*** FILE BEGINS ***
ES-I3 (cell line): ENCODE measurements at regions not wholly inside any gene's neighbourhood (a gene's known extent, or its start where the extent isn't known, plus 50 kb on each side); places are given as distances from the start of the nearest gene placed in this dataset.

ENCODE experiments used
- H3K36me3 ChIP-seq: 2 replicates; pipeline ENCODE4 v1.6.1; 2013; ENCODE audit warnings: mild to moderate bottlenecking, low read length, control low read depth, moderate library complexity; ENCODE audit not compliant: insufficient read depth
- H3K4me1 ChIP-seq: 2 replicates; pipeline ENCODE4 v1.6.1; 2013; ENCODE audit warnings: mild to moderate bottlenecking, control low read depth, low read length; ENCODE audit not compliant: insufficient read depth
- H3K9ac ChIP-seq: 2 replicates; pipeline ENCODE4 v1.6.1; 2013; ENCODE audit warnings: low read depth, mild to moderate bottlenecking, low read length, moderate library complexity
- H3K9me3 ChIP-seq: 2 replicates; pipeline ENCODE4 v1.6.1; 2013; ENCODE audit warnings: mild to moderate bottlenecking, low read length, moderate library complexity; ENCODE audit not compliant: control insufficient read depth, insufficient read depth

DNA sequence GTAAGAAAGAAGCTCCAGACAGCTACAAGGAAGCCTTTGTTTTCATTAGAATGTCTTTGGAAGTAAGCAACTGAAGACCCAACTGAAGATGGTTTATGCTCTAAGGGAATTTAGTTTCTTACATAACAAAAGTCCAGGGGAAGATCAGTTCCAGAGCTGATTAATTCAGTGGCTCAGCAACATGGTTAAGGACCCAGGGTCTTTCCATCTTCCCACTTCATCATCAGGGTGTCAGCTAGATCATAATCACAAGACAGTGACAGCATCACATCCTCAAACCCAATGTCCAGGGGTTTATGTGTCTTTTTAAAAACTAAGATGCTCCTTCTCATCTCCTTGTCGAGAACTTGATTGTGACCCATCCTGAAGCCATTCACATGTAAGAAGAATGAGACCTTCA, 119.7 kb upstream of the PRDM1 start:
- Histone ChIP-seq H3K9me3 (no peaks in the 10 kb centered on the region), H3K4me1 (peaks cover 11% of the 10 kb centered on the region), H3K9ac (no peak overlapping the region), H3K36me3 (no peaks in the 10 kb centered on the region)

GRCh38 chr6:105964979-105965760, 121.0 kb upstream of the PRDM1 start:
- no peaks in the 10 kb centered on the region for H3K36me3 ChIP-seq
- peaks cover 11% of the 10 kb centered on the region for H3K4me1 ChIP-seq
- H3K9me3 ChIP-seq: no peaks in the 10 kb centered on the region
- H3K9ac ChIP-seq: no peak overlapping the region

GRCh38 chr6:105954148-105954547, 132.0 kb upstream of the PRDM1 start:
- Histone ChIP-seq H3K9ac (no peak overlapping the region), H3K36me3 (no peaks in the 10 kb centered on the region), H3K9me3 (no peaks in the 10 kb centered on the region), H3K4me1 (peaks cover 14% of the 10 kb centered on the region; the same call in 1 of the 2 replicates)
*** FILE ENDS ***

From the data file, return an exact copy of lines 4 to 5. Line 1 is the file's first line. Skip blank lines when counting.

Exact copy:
- H3K4me1 ChIP-seq: 2 replicates; pipeline ENCODE4 v1.6.1; 2013; ENCODE audit warnings: mild to moderate bottlenecking, control low read depth, low read length; ENCODE audit not compliant: insufficient read depth
- H3K9ac ChIP-seq: 2 replicates; pipeline ENCODE4 v1.6.1; 2013; ENCODE audit warnings: low read depth, mild to moderate bottlenecking, low read length, moderate library complexity